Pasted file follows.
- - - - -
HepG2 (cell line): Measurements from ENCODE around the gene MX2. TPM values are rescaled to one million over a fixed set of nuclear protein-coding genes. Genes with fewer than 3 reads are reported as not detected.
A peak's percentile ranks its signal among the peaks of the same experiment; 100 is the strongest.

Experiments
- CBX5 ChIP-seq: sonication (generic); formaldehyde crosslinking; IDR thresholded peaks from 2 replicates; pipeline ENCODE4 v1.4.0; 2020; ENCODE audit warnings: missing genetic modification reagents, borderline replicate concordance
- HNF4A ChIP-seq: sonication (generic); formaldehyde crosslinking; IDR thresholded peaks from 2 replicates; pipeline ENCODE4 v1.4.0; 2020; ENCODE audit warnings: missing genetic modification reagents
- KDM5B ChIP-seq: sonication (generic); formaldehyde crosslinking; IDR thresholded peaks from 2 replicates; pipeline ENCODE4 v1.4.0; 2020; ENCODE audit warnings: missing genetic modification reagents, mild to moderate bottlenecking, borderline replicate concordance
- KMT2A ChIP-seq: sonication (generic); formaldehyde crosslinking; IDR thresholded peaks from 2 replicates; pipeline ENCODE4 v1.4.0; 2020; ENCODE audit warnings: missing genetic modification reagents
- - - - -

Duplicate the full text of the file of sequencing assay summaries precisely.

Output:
HepG2 (cell line): Measurements from ENCODE around the gene MX2. TPM values are rescaled to one million over a fixed set of nuclear protein-coding genes. Genes with fewer than 3 reads are reported as not detected.
A peak's percentile ranks its signal among the peaks of the same experiment; 100 is the strongest.

Experiments
- CBX5 ChIP-seq: sonication (generic); formaldehyde crosslinking; IDR thresholded peaks from 2 replicates; pipeline ENCODE4 v1.4.0; 2020; ENCODE audit warnings: missing genetic modification reagents, borderline replicate concordance
- HNF4A ChIP-seq: sonication (generic); formaldehyde crosslinking; IDR thresholded peaks from 2 replicates; pipeline ENCODE4 v1.4.0; 2020; ENCODE audit warnings: missing genetic modification reagents
- KDM5B ChIP-seq: sonication (generic); formaldehyde crosslinking; IDR thresholded peaks from 2 replicates; pipeline ENCODE4 v1.4.0; 2020; ENCODE audit warnings: missing genetic modification reagents, mild to moderate bottlenecking, borderline replicate concordance
- KMT2A ChIP-seq: sonication (generic); formaldehyde crosslinking; IDR thresholded peaks from 2 replicates; pipeline ENCODE4 v1.4.0; 2020; ENCODE audit warnings: missing genetic modification reagents